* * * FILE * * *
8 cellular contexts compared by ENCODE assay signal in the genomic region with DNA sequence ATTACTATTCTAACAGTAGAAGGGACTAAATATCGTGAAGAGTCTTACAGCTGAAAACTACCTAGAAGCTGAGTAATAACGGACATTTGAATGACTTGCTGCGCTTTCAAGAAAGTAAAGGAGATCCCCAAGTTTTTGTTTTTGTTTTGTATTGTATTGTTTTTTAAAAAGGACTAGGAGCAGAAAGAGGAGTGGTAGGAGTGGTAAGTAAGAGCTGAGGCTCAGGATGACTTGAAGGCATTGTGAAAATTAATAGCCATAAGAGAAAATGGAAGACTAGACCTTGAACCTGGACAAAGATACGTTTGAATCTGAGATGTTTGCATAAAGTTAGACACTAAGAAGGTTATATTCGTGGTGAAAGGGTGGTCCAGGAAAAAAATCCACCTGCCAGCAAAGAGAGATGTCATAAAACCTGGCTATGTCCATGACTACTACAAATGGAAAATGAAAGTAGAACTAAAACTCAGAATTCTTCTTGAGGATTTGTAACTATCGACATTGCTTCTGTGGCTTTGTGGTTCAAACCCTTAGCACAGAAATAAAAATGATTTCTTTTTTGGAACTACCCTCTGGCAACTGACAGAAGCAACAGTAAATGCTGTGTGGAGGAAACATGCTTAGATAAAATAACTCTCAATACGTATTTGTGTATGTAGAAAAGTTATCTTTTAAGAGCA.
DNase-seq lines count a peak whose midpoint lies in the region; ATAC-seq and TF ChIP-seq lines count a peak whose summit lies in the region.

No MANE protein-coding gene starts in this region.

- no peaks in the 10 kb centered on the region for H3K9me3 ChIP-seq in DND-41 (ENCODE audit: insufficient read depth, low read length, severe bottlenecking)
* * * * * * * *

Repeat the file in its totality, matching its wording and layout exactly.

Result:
8 cellular contexts compared by ENCODE assay signal in the genomic region with DNA sequence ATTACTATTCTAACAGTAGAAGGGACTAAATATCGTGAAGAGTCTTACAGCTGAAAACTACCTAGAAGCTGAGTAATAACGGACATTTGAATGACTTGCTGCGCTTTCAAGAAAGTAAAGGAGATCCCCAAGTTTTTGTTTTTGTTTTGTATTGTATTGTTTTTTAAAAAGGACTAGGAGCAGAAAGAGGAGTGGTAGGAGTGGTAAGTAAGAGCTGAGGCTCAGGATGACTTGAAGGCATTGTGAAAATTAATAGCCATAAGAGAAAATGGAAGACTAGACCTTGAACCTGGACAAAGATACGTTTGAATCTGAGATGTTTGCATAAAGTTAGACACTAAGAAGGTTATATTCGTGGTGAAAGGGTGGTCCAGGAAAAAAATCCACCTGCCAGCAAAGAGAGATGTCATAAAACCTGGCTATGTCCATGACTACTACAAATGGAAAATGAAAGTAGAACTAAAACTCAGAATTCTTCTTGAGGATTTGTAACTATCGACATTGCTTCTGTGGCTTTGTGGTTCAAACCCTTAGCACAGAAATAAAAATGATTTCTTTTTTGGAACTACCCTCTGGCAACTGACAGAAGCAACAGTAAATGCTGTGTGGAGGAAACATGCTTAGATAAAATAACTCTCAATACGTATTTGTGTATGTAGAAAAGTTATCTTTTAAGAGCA.
DNase-seq lines count a peak whose midpoint lies in the region; ATAC-seq and TF ChIP-seq lines count a peak whose summit lies in the region.

No MANE protein-coding gene starts in this region.

- no peaks in the 10 kb centered on the region for H3K9me3 ChIP-seq in DND-41 (ENCODE audit: insufficient read depth, low read length, severe bottlenecking)